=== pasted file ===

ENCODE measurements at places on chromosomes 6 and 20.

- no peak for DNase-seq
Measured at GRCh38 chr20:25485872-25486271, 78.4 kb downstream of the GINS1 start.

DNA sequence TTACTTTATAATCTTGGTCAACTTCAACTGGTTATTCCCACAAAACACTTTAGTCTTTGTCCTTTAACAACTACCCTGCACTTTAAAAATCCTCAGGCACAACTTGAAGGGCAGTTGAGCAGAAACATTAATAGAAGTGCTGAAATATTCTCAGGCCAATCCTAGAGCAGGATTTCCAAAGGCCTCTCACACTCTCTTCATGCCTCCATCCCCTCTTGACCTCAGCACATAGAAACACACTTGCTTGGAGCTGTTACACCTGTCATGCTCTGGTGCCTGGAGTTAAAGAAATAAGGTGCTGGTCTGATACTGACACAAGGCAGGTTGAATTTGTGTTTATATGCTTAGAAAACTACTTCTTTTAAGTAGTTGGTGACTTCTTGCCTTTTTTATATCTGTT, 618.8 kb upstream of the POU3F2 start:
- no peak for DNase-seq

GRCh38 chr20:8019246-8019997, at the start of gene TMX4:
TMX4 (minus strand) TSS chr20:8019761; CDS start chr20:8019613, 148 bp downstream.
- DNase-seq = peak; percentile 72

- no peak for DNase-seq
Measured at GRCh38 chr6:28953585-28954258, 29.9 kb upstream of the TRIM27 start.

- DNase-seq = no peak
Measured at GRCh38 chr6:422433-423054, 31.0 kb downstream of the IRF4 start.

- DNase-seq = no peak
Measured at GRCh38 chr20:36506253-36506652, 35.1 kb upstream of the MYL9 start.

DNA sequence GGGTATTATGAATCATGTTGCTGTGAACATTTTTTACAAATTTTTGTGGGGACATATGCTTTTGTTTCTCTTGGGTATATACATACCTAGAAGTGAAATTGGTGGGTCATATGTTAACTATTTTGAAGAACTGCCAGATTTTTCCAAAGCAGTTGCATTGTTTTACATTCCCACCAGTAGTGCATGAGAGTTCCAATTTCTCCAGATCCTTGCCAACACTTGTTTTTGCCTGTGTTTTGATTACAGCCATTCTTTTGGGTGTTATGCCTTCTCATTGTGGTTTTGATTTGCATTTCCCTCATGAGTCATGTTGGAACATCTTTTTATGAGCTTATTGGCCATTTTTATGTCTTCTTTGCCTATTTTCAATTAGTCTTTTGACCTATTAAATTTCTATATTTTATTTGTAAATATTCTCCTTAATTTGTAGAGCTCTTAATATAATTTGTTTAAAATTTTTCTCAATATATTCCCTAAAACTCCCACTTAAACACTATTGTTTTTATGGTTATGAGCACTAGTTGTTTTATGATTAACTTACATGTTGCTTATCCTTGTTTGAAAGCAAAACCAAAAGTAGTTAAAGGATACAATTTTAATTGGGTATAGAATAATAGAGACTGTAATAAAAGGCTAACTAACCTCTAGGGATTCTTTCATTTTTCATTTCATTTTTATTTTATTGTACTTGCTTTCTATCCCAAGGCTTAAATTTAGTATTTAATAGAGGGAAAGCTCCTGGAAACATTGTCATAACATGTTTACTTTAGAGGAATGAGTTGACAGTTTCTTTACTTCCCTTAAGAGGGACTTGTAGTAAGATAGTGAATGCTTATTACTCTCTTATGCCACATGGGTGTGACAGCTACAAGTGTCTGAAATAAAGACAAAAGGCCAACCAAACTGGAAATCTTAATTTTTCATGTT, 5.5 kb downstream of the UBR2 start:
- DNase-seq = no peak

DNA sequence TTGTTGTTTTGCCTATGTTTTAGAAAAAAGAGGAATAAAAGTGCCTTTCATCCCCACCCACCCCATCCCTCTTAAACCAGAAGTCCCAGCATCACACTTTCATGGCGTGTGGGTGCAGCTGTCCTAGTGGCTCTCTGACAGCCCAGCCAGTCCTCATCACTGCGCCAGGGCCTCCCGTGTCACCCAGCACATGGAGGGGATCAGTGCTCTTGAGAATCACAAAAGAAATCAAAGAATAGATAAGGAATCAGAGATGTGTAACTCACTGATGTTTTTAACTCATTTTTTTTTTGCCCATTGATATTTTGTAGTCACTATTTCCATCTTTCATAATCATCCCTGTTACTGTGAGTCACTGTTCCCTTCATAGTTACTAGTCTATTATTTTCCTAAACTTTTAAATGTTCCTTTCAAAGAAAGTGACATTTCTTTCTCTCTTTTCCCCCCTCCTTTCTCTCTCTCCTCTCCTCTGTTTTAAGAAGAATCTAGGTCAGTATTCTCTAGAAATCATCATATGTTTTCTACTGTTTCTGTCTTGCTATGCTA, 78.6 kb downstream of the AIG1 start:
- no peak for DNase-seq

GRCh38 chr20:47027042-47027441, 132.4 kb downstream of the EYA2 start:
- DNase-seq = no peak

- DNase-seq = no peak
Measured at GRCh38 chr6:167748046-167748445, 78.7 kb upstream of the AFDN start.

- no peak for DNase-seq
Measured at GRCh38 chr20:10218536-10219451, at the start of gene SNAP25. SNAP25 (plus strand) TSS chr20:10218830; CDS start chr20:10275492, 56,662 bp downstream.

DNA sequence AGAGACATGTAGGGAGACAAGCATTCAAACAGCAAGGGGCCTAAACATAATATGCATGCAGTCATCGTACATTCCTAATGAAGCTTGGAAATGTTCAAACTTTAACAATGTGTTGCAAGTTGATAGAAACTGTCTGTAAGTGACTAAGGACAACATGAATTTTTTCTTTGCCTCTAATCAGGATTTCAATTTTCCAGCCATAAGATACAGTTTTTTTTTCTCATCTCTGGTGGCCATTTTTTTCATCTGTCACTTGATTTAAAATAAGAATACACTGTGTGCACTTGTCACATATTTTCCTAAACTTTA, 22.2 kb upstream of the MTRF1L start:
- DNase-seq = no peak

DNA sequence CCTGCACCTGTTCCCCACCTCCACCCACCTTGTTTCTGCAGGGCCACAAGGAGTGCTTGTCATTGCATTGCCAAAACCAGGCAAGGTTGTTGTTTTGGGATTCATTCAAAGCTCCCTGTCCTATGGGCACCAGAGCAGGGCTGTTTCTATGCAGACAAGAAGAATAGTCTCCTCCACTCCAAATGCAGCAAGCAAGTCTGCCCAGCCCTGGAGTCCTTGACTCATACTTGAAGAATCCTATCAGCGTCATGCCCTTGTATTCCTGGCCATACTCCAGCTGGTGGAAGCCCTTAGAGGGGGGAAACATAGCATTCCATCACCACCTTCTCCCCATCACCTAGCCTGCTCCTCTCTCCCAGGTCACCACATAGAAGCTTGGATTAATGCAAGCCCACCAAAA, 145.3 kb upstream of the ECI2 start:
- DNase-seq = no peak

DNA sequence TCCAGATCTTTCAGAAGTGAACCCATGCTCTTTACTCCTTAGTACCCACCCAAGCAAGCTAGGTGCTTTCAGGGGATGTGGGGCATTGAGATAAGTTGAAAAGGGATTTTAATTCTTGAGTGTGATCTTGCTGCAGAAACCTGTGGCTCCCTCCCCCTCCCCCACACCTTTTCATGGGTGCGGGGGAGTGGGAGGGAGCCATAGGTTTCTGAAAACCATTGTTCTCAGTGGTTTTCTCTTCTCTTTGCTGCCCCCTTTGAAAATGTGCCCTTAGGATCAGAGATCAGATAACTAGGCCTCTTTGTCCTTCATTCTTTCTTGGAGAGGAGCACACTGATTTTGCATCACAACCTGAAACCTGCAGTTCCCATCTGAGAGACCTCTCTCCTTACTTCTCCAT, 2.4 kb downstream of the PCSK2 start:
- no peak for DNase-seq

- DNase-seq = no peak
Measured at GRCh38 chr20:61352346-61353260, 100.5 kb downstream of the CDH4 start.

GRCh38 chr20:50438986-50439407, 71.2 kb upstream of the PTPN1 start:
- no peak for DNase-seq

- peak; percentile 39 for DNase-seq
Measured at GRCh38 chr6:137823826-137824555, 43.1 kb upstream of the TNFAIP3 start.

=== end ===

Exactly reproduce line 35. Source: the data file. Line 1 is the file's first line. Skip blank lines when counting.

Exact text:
- peak; percentile 39 for DNase-seq